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Stuck before you know it

By Henry Lamb
web posted January 14, 2002

Some years ago, I left Florida in the midst of a rainstorm, driving North. Just across the Georgia line, I noticed that the rain seemed to be accumulating on the windshield wipers. I noticed that the fences along the road seemed to glisten. Before I knew it, the centerline disappeared and the road was white. Unfamiliar with these conditions, I touched the brake, which resulted in a spin-out and a backward slide down a 20-foot embankment. I was stuck.

Like the unexpected Southern snowstorm, global governance is likely to ensnare us before we recognize what it is, or its power to stifle our freedom.

I get letters from readers regularly, who say things such as: "I'll never accept world government!" The truth is, we are already in its grip. Global governance, or world government, will not march on Washington in the form of blue-helmeted troops. It is marching into our towns in the form of "smart growth" proposals; into our schools in the form of "tolerance" curricula; into our churches in the form of "The National Religious Partnership for the Environment;" and into our government in the form of a parade of bills to promote everything from global taxation, to a Department of Peace inspired by UNESCO HR2459.

Global governance is all around us; we just don't recognize it as such. Nowhere is global governance more apparent than in our land use policies. Way back in 1976, the U.N. set forth its policy on land use, saying:

"Land...cannot be treated as an ordinary asset, controlled by individuals and subject to the pressures and inefficiencies of the market. Private land ownership is also a principal instrument of accumulation and concentration of wealth and therefore contributes to social injustice; if unchecked, it may become a major obstacle in the planning and implementation of development schemes. The provision of decent dwellings and healthy conditions for the people can only be achieved if land is used in the interests of society as a whole. Public control of land use is therefore indispensable...."

Since then, through a series of treaties, agreements, laws, and administrative initiatives, the federal government has moved relentlessly to acquire land where possible, and control its use through regulation - where acquisition has not yet been achieved.

The Convention on Biological Diversity requires that each State Party initiate "a system of protected areas." The instruction book for implementation, the Global Biodiversity Assessment, identifies " The Wildlands Project (members only)" as the ideal system for protecting biodiversity.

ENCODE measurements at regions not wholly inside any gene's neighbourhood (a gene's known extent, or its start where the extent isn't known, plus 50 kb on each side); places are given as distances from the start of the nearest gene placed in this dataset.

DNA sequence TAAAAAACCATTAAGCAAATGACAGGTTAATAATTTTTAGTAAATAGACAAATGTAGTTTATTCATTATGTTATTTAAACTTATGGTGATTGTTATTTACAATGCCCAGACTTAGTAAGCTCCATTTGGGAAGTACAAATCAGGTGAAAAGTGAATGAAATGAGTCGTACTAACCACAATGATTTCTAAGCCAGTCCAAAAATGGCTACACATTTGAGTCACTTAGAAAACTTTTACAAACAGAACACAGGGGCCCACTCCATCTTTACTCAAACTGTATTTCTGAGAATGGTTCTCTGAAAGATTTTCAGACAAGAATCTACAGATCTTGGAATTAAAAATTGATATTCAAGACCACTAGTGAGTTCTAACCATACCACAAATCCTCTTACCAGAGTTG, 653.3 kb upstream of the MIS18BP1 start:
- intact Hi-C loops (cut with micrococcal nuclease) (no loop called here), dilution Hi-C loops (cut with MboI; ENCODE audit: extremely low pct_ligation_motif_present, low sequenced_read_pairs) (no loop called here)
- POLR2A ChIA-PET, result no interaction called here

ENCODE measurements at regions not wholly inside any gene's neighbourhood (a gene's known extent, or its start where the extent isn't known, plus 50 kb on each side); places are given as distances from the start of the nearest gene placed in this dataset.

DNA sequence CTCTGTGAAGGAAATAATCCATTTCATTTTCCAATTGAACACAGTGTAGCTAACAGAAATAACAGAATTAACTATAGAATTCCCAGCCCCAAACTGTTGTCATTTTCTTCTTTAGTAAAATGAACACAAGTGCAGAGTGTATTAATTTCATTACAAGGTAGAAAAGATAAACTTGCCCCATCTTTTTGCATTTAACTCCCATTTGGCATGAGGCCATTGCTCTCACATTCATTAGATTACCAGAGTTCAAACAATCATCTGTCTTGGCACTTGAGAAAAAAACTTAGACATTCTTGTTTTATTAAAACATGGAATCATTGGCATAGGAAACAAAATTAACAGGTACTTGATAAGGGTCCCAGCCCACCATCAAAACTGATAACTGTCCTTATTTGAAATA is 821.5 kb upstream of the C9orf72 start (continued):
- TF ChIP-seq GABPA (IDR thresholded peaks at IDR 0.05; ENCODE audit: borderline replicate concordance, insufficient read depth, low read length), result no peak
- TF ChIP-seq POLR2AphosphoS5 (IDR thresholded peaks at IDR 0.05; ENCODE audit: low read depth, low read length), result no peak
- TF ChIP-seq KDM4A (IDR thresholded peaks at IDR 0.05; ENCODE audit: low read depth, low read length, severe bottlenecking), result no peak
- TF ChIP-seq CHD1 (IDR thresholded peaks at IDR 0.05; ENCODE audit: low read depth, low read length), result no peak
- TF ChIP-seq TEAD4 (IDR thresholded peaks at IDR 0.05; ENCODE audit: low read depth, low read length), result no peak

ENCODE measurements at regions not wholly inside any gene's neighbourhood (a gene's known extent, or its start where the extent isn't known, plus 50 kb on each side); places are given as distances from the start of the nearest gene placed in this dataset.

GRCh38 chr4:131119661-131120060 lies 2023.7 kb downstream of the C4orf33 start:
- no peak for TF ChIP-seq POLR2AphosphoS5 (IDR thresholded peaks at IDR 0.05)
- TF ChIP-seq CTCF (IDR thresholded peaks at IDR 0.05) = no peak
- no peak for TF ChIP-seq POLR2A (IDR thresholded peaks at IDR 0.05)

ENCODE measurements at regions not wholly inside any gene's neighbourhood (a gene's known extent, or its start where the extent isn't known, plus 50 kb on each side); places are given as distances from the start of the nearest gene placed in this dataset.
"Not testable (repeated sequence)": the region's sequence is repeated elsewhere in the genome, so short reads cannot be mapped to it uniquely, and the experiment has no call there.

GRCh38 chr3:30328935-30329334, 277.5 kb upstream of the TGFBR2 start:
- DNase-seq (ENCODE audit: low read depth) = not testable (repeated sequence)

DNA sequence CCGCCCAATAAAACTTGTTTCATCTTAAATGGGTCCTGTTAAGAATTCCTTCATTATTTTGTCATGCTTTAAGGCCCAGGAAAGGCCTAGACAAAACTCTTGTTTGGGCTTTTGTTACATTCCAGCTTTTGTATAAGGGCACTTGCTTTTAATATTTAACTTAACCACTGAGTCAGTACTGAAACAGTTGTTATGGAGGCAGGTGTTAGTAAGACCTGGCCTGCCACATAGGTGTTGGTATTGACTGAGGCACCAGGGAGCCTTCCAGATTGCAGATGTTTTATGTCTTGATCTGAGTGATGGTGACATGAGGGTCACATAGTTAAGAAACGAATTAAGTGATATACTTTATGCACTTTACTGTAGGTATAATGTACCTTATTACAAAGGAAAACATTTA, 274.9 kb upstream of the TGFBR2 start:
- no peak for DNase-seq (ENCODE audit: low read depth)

The Wildlands Project seeks to set aside 50 per cent of the total land area as wilderness. John Heilprin reports, in the Anchorage Daily News, that since 1970, designated wilderness areas have grown from 247 to 741 million acres - to encompass about 15 per cent of the total land area of the continent.

When Congressmen introduce wilderness bills, they never say that the purpose of the bill is to comply with the U.N. policy of land use control. They say it is to "protect" the land and its resources for future generations. When Bill Clinton designated his Monuments and "roadless areas," he didn't say it was to advance to policy of the United Nations, he said it was to "protect" the land and its resources for future generations.

If the land and its resources are owned, or controlled by the government, it will be of no more value to future generations than it is to the present generation from which it is being taken.

Once land is owned by, or under the control of a government entangled in land use treaties, our government becomes little more than an administrative unit for the implementation of global governance policies.

The rash of "sustainable communities" initiatives that continue to plague cities in every state, did not emerge as the result of a spontaneous demand by citizens. It has been carefully calculated, orchestrated, and implemented by the international community of U.N. agencies and organizations, and a host of cooperating non-government organizations (NGOs).

As people are forced off their rural lands in pursuit of the 50 per cent wilderness panacea, they are to move to "sustainable communities," designed by government bureaucrats for easy control. The idea that a person should live where he chooses, in the home he chooses - is anathema to global governance. The 1976 U.N. policy statement on land actually recommends a national commission on population distribution. Global governance presumes the wisdom, and the authority, to dictate not only where, but how, private citizens should live.

I sat in my car until just before dawn, watching the snow accumulate around me. Finally, an old farmer, on an even older John Deere tractor came down the road. He hooked a chain onto my bumper, and with considerable effort, dragged my car back onto the road and helped me get headed in the right direction.

When enough people recognize that global governance is burying our freedom, we may be able to collectively pull our country back onto the road paved by our Constitution, and get this nation headed again, in the right direction.

Henry Lamb is the executive vice president of the Environmental Conservation Organization, and chairman of Sovereignty International.

Other related articles: (open in a new window)

  • This could be the year by Henry Lamb (January 7, 2002)
    Henry Lamb pegs 2002 as the year that the global governance movement either becomes an unstoppable train or its agenda is derailed
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